Turkey's Erdogan wins another term, enters third decade in power

President Recep Tayyip Erdogan won his election bid on Sunday, defeating main opposition leader Kemal Kilicdaroglu, and entering his third decade at the helm of Turkish politics, the longest in country's history. 

Erdogan received the 52.07% of the vote while Kilicdaroglu received 47.93, according to Anadolu. More than 99 percent of the ballot boxes were counted. 

Speaking at a campaign rally, Erdogan thanked all voters who entrusted him with the responsibility of governing for another term. “I would like to thank each and every member of our nation who once again entrusted us with the responsibility of governing the country for the next five years,” he said.

In contrast to the May 14 race that saw more than 88% turnout, the runoff was marked by a lower turnout. According to the preliminary results, the turnout remained at around 85%.

The latest polls released on the eve of the elections gave a single-digit lead to Erdogan, whose electoral alliance won the majority of the parliamentary seats in the May 14 parliamentary race.

International observers deployed across Turkey for May 14 elections have also monitored the runoff. 

The OSCE’s Office for Democratic Institutions and Human Rights announced May 15 that it would extend its election monitoring mission to observe the vote. In its preliminary report released after the general elections, the international body criticized the government's misuse of public resources and its grip over the mainstream media during the campaign period. “Voters had a choice between genuine political alternatives and voter participation was high, but the incumbent president and the ruling parties enjoyed an unjustified advantage, including through biased media coverage,” the report said.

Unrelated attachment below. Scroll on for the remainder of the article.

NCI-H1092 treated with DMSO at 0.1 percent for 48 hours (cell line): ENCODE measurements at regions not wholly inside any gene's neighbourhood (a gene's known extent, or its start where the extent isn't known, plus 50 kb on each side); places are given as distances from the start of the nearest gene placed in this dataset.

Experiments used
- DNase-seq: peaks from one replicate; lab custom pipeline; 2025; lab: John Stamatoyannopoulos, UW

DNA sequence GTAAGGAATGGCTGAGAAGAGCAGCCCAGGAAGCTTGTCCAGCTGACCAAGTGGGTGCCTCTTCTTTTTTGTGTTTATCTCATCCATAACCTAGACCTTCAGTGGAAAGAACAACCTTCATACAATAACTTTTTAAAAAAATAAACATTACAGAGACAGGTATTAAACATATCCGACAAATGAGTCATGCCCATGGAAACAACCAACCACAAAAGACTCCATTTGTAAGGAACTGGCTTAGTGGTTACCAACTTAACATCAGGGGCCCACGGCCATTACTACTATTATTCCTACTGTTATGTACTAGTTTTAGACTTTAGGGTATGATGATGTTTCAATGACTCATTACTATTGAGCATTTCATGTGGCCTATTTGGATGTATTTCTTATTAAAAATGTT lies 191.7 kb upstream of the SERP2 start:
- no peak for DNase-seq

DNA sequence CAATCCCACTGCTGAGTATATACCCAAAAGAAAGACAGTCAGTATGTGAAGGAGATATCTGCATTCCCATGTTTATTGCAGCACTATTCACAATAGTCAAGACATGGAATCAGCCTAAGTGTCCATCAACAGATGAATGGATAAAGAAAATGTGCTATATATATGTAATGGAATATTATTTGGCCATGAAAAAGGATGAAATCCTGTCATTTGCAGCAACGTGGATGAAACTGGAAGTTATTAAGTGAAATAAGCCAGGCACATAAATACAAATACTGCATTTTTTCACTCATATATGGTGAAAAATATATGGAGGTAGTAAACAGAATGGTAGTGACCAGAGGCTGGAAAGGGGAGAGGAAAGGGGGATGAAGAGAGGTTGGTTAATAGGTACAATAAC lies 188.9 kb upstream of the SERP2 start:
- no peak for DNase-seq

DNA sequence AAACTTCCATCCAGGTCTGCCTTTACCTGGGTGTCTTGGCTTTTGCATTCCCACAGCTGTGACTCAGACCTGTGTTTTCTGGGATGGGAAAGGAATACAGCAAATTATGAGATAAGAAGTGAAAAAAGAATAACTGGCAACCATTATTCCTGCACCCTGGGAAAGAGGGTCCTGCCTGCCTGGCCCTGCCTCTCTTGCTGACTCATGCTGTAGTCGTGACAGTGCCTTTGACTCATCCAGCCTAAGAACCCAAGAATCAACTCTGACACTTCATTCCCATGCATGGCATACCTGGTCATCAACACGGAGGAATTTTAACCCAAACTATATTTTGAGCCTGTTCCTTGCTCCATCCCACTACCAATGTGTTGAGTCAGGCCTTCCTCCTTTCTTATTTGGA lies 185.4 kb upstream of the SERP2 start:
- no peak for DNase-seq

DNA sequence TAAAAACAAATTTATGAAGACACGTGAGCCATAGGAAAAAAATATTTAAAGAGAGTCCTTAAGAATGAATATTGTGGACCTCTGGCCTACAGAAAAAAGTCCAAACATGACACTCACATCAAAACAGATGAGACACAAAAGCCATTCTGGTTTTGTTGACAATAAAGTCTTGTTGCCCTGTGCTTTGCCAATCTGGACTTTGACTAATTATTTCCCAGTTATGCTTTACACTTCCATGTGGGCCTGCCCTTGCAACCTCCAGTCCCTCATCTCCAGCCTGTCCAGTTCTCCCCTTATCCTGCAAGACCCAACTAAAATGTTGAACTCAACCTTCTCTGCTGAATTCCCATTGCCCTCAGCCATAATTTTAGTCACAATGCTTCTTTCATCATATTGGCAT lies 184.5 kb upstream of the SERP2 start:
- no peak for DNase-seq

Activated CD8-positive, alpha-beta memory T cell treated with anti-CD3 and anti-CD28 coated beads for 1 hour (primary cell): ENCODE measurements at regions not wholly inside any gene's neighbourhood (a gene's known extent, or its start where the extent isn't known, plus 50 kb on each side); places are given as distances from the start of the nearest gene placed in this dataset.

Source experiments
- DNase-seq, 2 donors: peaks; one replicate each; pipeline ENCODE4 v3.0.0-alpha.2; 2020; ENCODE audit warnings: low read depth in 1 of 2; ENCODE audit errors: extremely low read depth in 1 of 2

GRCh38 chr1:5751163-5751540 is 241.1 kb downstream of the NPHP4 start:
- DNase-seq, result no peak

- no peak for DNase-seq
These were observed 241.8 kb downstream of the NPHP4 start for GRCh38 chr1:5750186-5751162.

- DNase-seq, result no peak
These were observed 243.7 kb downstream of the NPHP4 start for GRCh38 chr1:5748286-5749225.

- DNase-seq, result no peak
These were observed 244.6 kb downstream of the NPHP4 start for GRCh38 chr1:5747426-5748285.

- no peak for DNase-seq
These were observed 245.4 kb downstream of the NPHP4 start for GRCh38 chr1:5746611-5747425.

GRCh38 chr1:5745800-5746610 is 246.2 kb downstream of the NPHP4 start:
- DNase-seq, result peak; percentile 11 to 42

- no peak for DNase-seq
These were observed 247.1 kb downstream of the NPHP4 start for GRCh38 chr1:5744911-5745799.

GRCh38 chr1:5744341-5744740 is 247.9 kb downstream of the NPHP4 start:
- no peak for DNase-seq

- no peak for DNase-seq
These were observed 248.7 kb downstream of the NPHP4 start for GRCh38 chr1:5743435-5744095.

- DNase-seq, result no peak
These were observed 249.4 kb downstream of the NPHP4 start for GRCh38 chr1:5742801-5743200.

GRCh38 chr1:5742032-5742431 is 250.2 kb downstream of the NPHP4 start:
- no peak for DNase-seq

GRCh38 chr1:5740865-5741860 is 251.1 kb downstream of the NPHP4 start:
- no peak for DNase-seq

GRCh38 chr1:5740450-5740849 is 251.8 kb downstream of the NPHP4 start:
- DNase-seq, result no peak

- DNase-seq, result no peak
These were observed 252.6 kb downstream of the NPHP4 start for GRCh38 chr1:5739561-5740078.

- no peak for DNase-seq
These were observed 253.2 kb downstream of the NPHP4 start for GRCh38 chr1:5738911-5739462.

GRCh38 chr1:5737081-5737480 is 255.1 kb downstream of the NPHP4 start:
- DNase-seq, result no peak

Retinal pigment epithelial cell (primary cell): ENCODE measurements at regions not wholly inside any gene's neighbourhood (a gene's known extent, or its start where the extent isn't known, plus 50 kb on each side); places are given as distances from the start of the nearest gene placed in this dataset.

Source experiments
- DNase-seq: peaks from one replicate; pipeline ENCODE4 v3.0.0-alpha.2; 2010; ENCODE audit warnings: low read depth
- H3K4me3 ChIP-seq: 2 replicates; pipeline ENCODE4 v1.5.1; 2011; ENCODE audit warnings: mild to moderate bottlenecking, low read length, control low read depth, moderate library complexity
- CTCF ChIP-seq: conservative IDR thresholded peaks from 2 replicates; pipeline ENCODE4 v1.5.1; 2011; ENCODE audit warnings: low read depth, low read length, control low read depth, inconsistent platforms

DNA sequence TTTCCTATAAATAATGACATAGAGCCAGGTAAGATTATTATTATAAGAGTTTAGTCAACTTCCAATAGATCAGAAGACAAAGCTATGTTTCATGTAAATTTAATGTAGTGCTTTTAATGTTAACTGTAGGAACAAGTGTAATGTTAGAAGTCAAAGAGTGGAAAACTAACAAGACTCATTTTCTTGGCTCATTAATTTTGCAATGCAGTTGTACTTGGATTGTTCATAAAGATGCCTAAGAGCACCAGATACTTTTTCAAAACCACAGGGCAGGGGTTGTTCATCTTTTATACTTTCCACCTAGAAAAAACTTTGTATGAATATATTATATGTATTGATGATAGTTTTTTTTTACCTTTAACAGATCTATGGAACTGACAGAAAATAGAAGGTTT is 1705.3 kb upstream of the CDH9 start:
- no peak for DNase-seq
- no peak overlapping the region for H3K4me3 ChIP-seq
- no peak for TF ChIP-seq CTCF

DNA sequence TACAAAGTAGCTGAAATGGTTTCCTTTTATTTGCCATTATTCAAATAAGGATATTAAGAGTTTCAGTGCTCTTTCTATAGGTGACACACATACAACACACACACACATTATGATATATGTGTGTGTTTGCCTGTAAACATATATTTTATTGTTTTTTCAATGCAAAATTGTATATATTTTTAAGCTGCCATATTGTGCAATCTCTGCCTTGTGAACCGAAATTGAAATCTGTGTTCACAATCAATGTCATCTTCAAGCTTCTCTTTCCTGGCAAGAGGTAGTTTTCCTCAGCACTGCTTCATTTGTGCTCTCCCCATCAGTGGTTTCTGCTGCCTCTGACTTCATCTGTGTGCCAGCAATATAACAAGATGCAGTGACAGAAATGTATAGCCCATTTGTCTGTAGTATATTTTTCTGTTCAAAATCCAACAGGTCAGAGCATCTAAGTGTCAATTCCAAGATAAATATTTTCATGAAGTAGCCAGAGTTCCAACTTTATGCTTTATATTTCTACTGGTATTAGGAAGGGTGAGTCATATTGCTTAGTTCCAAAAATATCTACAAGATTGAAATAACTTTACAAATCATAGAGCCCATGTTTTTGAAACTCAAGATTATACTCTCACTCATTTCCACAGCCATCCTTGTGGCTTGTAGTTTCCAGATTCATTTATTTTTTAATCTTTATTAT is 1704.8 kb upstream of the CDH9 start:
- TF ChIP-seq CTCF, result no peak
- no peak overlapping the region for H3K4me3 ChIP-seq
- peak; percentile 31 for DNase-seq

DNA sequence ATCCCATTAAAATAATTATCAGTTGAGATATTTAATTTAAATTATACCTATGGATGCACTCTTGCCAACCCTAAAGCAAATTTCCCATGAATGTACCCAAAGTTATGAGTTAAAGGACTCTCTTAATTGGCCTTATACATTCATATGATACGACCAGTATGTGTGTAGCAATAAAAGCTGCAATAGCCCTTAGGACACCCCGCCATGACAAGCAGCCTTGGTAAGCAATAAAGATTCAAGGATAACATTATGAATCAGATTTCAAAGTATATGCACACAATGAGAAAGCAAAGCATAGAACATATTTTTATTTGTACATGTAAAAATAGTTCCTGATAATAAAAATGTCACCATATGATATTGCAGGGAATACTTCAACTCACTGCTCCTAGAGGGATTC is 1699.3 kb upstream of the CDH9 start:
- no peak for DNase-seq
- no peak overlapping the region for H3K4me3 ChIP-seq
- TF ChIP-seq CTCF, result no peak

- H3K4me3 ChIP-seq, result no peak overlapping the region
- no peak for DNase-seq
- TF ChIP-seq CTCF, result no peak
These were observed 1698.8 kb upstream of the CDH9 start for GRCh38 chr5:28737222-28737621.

Hundreds of thousands of party volunteers from both camps have been mobilized against potential voter fraud. The vote-counting process following the May 14 elections was marred by hundreds of complaints of irregularities, though opposition parties acknowledged that they could not have altered the final results. 

Despite his nearly five-point lead, the first round of the presidential race was the first election Erdogan was unable to win after he deftly bested every other electoral challenge during his more than two decades in power. 

The race is widely seen as Erdogan’s toughest reelection bid yet amid a cost-of-living crisis and breakneck inflation. The Feb. 6 earthquakes that killed more than 50,500 people in the country’s southeast have further exacerbated the country’s deepening woes. The central bank's net foreign reserves fell below zero for the first time since 2002, according to official data. 

The Kilicdaroglu-led opposition bloc’s main pledge to undo Erdogan’s executive presidency, which the government critics call one-man rule, has become moribund after Erdogan's electoral alliance won the majority of the parliamentary seats. The executive presidency system, which was narrowly accepted in a 2017 referendum, weakened the parliament's role as a legislative body. The Kilicdaroglu camp is asking voters for the presidential authority to institute a checks-and-balances mechanism to reverse the country’s democratic backsliding.


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